composed of: O. Due, President, C.N. Kakouris, G.C. Rodríguez Iglesias, M. Zuleeg and J.L. Murray (Presidents of Chambers), G.F. Mancini, R. Joliet, F.A. Schockweiler, J.C. Moitinho de Almeida, F. Grévisse and M. Diez de Velasco, Judges,
Advocate General: C. Gulmann,
Registrar: J.A. Pompe, Deputy Registrar,
having regard to the Report for the Hearing,
after hearing oral argument from the parties at the hearing on 24 March 1992 at which the European Investment Bank was represented by Messrs Dalcq and Lagner, of the Brussels Bar,
after hearing the Opinion of the Advocate General at the sitting on 2 June 1992,
gives the following
1 By application lodged at the Court Registry on 12 December 1989, Société Générale d' Entreprises Électro-Mécaniques, a limited company governed by French law, whose registered office is at Champs-sur-Marne ("the applicant company") and Roland Etroy, its Chairman and Managing Director, brought an action for damages under Article 178 and the second paragraph of Article 215 of the EEC Treaty, seeking an order that the European Investment Bank ("the Bank"), as representative of the European Economic Community, make good the damage which it had caused them by preventing the applicant company from being chosen as the successful tenderer for a public works contract.
2 The Republic of Mali sought financing by the Bank of one lot forming part of a construction project for a high-voltage electricity line, in the form of a conditional loan by way of risk capital, as provided for in Article 199 of the Third ACP-EEC Convention signed at Lomé on 8 December 1984 ("the Convention", OJ 1986 L 86, p. 3).
3 Such risk capital is financed from the resources of the Sixth European Development Fund ("the Fund") set up by Article 1(1) of the Internal Agreement of 19 February 1985 on the financing and administration of Community aid ("the Agreement", OJ 1986 L 86, p. 210) and is managed by the Bank on behalf of the Community pursuant to Article 10(2) of the Agreement.
4 The second paragraph of Article 52(1) of the Council Financial Regulation of 11 November 1986 applicable to the Fund (OJ 1986 L 325, p. 42) provides that instruments giving effect to risk capital operations are to be concluded by the Bank acting as the Community' s authorized agent and Article 52(2) that the Bank, acting for and on behalf of the Community, is to manage such operations.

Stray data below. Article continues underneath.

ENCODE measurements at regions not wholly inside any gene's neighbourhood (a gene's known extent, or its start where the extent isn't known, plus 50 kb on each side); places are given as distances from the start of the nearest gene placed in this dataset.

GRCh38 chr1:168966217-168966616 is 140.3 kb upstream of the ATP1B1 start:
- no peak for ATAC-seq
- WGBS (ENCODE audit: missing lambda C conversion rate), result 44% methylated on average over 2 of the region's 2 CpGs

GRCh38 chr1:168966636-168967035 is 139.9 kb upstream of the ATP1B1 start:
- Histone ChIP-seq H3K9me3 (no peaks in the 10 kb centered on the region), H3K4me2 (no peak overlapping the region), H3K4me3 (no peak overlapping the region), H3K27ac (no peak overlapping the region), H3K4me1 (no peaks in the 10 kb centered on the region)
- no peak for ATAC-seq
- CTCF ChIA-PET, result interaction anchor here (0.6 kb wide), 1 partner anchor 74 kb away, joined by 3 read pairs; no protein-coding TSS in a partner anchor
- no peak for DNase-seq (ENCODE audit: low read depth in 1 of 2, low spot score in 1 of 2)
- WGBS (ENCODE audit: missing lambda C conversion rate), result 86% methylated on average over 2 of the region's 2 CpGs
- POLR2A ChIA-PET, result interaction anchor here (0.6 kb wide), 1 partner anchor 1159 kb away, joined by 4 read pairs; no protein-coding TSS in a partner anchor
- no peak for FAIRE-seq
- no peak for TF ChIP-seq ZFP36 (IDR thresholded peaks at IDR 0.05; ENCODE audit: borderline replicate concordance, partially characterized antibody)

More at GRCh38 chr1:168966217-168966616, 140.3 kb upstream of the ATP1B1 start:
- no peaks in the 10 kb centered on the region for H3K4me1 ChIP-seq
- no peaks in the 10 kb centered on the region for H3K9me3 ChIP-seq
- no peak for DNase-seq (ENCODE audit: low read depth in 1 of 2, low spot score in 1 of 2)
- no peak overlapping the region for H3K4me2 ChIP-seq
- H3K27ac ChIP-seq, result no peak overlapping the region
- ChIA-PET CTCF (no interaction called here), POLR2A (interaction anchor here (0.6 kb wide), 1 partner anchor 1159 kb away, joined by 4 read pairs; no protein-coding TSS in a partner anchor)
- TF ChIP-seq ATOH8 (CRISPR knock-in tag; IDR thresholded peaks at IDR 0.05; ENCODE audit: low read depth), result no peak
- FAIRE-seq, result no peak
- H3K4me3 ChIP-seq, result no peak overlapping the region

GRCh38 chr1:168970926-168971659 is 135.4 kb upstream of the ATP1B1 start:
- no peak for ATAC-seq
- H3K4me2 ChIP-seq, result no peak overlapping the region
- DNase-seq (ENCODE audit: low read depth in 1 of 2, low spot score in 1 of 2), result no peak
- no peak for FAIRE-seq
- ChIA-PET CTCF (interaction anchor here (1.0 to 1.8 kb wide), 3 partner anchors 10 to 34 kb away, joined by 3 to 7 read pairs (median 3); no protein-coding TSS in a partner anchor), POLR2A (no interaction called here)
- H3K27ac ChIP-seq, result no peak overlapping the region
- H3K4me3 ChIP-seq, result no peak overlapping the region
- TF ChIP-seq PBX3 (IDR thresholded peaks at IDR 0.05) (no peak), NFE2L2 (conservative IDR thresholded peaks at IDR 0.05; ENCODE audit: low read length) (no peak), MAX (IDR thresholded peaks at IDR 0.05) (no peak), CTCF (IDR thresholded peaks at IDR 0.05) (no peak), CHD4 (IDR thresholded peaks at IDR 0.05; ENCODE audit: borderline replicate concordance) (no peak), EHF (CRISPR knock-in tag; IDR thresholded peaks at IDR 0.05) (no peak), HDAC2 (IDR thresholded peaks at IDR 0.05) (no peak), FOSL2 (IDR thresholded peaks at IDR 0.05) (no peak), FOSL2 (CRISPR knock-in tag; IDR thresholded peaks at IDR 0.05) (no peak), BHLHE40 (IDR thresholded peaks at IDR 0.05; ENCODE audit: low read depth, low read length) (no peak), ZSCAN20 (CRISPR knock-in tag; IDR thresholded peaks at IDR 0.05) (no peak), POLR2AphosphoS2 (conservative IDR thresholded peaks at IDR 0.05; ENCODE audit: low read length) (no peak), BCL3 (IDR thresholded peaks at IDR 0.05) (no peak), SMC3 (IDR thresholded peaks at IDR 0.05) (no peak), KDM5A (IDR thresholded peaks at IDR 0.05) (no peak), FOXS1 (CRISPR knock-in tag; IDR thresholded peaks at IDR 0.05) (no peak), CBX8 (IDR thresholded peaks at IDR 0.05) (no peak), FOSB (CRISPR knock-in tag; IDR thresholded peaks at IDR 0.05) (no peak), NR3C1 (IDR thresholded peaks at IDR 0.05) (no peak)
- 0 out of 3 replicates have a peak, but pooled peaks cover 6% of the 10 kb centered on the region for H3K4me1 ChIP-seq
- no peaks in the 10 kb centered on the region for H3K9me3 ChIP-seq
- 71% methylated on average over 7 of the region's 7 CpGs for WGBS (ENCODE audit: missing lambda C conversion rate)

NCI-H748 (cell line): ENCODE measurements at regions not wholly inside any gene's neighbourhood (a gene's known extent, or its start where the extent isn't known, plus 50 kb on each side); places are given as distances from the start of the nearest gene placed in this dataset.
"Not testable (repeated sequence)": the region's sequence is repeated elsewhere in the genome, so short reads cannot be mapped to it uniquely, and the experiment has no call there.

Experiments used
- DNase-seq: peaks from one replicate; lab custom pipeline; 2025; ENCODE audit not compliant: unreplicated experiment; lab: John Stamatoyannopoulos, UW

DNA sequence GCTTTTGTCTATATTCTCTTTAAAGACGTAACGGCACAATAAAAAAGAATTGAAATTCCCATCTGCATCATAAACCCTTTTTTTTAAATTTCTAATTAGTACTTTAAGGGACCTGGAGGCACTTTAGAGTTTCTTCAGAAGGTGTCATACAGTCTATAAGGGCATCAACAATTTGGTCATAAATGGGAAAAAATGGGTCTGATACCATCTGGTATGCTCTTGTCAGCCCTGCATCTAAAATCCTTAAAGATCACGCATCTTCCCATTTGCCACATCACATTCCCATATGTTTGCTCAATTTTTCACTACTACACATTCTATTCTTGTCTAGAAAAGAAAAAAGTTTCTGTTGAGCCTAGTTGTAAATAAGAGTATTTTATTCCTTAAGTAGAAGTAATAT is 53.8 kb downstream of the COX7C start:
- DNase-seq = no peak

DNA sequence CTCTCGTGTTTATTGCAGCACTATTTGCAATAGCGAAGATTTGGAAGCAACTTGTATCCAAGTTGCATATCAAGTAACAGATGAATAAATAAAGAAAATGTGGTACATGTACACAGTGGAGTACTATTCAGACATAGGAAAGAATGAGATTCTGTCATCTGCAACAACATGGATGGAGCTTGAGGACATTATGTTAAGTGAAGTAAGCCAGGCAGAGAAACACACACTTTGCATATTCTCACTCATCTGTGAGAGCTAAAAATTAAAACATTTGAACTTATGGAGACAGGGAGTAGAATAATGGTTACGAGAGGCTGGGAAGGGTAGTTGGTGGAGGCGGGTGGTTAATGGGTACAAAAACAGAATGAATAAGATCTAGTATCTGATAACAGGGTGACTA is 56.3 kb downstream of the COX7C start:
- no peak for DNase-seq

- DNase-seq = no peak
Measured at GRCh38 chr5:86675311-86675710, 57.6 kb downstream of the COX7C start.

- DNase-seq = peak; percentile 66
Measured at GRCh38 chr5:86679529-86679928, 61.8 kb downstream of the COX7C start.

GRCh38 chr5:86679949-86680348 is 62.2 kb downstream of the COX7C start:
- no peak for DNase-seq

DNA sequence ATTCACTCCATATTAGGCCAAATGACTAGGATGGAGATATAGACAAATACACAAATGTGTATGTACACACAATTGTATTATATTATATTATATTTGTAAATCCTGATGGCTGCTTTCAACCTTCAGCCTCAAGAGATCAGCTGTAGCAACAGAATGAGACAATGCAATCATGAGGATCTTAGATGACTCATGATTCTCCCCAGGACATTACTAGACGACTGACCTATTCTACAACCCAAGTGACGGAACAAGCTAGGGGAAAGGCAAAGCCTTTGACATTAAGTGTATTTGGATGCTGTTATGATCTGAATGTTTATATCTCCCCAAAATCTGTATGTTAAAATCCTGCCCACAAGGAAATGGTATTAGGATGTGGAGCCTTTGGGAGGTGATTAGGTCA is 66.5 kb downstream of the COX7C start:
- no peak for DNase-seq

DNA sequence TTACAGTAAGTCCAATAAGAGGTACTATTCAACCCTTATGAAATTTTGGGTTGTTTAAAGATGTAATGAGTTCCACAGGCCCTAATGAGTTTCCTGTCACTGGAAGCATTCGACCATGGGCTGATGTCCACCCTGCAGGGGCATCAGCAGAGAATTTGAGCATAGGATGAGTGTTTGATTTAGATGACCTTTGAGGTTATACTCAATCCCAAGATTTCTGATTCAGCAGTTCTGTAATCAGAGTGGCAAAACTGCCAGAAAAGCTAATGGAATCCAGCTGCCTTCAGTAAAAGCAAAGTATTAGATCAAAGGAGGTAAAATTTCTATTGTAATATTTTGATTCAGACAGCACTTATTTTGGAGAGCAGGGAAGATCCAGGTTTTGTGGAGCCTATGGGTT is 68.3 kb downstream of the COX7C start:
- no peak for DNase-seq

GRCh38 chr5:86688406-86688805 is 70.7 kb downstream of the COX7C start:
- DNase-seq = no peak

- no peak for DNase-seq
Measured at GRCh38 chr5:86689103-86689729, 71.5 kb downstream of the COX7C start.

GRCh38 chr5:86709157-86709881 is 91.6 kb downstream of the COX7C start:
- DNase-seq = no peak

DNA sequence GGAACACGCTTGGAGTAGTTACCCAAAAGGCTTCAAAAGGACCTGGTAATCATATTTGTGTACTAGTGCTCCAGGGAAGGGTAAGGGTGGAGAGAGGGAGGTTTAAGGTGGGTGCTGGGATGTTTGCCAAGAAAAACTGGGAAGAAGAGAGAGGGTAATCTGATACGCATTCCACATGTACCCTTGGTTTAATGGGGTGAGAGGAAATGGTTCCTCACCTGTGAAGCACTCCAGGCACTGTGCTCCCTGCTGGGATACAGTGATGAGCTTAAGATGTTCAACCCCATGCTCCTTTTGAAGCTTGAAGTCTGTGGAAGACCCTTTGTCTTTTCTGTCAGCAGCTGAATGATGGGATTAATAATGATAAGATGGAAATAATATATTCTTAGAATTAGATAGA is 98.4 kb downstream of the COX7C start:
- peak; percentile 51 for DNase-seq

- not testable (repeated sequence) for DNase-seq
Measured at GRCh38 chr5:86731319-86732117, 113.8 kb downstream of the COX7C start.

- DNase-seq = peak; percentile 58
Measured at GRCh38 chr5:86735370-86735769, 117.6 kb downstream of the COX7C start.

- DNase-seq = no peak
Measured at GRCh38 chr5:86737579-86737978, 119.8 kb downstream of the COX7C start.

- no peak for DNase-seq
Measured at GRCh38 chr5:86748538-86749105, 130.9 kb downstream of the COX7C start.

5 The Bank considered that the loan transaction requested by Mali came within the scope of its task as defined by the Treaty and was compatible with the objectives laid down by the Convention, and decided to agree to the request for finance.
6 The contract for the financing of the project concluded between Mali and the Bank stated that the Bank was acting on behalf of the Community and referred in particular to Article 10(2) of the Agreement.
7 The applicant company submitted a tender in response to the invitation issued by Mali and its tender proved to be the lowest. Initially, the Malian authorities contemplated awarding it the contract.
8 The Bank considered that the applicant company' s tender revealed patent weaknesses likely to compromise the carrying out of the project. It accordingly informed the Malian authorities that it could not finance the project if the contract were to be awarded to the applicant company.
9 When the Malian authorities finally decided to award the contract to another tenderer, the applicants brought the present action in order to obtain compensation for the damage which they considered the Bank had caused them by unlawfully interfering in the negotiation and conclusion of the contract and by failing to exercise supervision over the acts of its staff, in breach of the principle of sound administration.